Writing on the feast of Saints John and Paul in 1932, Mother Marie des Douleurs offered her daughters a teaching from the Alleluia verse of the Mass: “This is true brotherhood, that triumphed over the reproaches of earth and followed Christ, laying hold of the glories of a heavenly kingdom.” The youthful foundress, writing after a little more than six months of life in community, was demanding, uncompromising, and realistic:

The holy martyrs John and Paul found in their common martyrdom a brotherhood deeper than that of blood.
For us, without having been called to the honour of martyrdom, we will find true brotherhood not in natural affection, nor in a community of tastes, occupations, and life, but in the total immolation of ourselves.
Here, in the perfect unity of the divine Heart, is where we will find one another: in the complete sacrifice that we promise, translated into a continual, smiling, and courageous abnegation.
This brotherhood of ours is very sweet, very intimate, very true if it is above ourselves. Otherwise, not only will it be disappointing and mediocre, it will not be able to last. We will love one another to the extent that we are sacrificed, insofar as we will have shared in the dispositions of the divine Victim.

The Eucharistic Heart of Jesus

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On 9 November 1921, Pope Benedict XV instituted the feast of the Eucharistic Heart of Jesus to be celebrated on the Thursday within the Octave of the Sacred Heart with a Proper Mass and Office. The feast continues to be celebrated in some places and by some communities, notably by the Redemptorists who maintain it in their Proper Calendar. In instituting the feast, Pope Benedict XV wrote:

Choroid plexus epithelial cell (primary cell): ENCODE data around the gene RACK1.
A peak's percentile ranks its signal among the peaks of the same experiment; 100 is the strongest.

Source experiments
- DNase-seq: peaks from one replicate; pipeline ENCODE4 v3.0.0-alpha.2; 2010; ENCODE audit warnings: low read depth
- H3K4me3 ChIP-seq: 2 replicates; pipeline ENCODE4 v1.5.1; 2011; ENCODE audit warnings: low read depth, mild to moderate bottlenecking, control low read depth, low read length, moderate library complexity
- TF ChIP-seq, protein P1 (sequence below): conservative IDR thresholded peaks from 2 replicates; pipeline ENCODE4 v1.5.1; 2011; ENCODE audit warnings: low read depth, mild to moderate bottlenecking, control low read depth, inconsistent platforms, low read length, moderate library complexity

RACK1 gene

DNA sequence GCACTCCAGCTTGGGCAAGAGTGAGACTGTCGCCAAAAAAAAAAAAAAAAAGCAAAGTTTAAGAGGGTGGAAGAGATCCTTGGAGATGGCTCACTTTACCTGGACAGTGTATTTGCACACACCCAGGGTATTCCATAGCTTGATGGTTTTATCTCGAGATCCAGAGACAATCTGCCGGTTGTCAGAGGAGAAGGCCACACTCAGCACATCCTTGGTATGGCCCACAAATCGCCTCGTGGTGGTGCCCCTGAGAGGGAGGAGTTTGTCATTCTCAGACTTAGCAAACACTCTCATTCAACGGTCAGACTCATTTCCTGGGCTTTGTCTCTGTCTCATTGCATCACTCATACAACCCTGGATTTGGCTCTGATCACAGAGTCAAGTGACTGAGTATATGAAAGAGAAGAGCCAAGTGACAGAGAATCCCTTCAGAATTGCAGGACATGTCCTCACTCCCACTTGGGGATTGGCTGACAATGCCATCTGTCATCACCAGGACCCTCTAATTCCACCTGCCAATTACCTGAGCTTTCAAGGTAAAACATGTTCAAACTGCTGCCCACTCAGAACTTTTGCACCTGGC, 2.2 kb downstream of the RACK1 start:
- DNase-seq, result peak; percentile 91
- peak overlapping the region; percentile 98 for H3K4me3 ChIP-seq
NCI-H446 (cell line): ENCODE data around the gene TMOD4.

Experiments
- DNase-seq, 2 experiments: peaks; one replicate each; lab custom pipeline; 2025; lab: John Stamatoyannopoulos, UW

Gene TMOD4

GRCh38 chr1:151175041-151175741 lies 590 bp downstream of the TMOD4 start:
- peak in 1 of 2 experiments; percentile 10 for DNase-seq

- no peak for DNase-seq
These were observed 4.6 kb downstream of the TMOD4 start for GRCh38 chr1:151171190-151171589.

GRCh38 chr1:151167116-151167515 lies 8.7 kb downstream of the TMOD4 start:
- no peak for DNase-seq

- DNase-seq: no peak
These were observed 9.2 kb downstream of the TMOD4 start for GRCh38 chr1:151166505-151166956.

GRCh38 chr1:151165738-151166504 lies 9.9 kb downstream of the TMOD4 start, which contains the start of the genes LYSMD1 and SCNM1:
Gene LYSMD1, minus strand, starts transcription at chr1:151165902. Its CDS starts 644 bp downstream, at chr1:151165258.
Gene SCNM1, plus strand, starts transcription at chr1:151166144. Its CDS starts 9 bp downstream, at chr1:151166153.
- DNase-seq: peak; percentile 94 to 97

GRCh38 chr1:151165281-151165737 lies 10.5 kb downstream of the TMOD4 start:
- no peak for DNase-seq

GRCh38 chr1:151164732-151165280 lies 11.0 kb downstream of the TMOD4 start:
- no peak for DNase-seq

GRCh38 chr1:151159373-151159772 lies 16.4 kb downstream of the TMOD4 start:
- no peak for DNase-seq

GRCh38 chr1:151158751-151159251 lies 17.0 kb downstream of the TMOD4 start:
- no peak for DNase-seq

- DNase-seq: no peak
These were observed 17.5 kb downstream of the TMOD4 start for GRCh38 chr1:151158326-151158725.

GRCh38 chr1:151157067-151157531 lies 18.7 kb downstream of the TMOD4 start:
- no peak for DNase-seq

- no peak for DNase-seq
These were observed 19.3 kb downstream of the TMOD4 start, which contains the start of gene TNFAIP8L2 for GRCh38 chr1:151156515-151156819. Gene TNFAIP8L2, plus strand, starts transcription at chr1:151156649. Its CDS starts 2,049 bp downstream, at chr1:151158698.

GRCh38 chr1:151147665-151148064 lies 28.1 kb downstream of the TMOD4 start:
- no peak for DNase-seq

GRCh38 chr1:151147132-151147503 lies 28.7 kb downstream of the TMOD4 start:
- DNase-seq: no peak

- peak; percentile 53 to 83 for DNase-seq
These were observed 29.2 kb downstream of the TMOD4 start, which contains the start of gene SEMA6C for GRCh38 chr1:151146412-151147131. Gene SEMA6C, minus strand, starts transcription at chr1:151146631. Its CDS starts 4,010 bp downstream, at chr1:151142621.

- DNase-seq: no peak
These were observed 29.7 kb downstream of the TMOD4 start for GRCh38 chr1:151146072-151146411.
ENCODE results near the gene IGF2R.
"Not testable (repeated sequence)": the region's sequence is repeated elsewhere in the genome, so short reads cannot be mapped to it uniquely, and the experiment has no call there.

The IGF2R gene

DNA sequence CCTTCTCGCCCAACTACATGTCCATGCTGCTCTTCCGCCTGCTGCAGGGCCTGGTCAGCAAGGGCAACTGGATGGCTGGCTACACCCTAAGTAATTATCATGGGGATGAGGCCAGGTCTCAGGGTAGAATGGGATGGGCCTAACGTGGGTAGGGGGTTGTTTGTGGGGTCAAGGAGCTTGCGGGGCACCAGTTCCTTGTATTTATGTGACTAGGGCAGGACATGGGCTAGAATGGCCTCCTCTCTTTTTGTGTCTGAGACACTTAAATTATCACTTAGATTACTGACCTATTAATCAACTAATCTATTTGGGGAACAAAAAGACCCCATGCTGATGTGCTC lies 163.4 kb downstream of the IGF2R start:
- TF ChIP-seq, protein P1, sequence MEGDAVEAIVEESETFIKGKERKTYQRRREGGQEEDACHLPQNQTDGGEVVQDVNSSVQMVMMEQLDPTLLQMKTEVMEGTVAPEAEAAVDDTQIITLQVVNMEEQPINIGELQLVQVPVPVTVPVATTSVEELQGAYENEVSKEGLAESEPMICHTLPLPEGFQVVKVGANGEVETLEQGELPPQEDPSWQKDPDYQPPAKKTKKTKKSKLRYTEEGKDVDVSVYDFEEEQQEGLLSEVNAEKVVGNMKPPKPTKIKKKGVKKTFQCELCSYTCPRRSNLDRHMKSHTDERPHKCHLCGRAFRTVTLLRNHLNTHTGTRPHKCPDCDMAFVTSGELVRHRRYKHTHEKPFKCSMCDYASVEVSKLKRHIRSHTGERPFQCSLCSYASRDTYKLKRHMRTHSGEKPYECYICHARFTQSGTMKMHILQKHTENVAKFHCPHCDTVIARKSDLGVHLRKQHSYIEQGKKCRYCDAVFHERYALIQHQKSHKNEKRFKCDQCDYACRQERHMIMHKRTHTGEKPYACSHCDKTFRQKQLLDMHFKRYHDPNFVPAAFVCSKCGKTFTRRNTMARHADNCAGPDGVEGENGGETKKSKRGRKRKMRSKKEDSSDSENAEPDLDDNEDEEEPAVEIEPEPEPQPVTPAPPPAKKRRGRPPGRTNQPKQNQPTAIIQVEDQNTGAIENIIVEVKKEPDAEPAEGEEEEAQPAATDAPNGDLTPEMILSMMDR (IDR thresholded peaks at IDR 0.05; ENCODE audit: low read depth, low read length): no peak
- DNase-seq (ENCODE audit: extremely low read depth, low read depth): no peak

The chief reason of this feast is to commemorate the love of Our Lord Jesus Christ in the mystery of the Eucharist. By this means the Church wishes more and more to excite the faithful to approach this sacred mystery with confidence, and to inflame their hearts with that divine charity which consumed the Sacred Heart of Jesus when in His infinite love He instituted the Most Holy Eucharist, wherein the Divine Heart guards and loves them by living with them, as they live and abide in Him. For in the sacrament of the Holy Eucharist He offers and gives Himself to us as victim, companion, nourishment, viaticum, and pledge of our future glory.

The adorable mystery of the Eucharist sums up, contains, and communicates to us the entire mystery of Christ: His incarnation, life, passion, death, resurrection, and ascension, and outpouring of the Holy Spirit. If you seek the open Side of the glorious ascended Christ, you will find it in the Eucharist. If you seek the pierced Heart of Christ, beating with love for the Father and with mercy for sinners, you will find it in the Eucharist. The Communion Antiphon of the Mass of the feast is meant to be repeated and treasured. It is, at once, a promise and an invitation: "Behold I am with you all days, even to the consummation of the world" (Mt 28:20).

Here is my own translation of the Proper of the Mass of the Eucharistic Heart of Jesus, together with invocations for the Act of Penitence and General Intercessions. The lessons, Gradual, and Alleluia can be found in most older missals in the section entitled "Local Feasts."

Saint Romuald